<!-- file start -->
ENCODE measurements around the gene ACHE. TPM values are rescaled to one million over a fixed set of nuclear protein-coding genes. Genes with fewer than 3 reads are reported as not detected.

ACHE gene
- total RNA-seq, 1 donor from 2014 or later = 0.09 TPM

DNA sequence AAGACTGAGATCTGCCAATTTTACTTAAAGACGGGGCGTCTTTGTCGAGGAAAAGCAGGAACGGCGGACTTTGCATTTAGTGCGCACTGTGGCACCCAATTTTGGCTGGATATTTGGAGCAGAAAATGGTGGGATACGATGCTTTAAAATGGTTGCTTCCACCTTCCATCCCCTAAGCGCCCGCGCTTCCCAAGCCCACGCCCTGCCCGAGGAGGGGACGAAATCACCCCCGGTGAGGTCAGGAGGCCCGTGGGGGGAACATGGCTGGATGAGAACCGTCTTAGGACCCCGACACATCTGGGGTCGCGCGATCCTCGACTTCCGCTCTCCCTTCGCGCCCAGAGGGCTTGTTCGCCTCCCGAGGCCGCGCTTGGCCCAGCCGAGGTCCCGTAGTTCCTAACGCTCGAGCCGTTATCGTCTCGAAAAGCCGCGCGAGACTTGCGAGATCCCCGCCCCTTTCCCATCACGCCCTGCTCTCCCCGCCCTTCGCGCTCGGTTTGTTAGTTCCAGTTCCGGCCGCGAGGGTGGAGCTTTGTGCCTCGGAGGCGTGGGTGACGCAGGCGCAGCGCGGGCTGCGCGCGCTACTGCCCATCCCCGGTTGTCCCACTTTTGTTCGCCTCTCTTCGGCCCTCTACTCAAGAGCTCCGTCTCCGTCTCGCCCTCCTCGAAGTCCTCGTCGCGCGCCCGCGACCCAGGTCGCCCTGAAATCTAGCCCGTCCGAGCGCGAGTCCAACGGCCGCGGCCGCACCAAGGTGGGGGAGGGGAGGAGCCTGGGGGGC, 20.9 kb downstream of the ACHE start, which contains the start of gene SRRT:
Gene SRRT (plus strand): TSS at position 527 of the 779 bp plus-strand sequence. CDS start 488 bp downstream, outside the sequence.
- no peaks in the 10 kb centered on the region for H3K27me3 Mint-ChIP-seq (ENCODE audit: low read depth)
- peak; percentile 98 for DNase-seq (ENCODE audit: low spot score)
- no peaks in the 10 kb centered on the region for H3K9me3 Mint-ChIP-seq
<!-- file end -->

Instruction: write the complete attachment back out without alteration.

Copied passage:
ENCODE measurements around the gene ACHE. TPM values are rescaled to one million over a fixed set of nuclear protein-coding genes. Genes with fewer than 3 reads are reported as not detected.

ACHE gene
- total RNA-seq, 1 donor from 2014 or later = 0.09 TPM

DNA sequence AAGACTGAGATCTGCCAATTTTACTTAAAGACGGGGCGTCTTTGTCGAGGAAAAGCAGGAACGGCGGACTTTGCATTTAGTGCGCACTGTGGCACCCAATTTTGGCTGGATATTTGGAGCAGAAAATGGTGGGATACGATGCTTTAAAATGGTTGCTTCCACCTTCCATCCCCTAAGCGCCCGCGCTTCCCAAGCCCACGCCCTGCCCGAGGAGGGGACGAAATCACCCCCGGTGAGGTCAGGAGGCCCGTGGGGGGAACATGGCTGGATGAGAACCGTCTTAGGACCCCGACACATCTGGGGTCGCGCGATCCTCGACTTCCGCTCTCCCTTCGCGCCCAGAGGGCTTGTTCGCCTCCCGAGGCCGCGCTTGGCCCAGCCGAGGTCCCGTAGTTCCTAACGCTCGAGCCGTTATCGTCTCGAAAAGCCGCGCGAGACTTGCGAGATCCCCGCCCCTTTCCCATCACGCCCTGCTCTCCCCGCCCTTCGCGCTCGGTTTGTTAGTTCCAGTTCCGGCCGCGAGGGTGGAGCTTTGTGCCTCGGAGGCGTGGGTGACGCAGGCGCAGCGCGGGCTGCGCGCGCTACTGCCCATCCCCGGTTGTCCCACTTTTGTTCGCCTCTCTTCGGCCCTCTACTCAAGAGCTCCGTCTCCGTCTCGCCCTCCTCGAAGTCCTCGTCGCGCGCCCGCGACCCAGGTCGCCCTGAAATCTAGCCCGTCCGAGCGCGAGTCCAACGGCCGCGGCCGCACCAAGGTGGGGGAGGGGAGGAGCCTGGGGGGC, 20.9 kb downstream of the ACHE start, which contains the start of gene SRRT:
Gene SRRT (plus strand): TSS at position 527 of the 779 bp plus-strand sequence. CDS start 488 bp downstream, outside the sequence.
- no peaks in the 10 kb centered on the region for H3K27me3 Mint-ChIP-seq (ENCODE audit: low read depth)
- peak; percentile 98 for DNase-seq (ENCODE audit: low spot score)
- no peaks in the 10 kb centered on the region for H3K9me3 Mint-ChIP-seq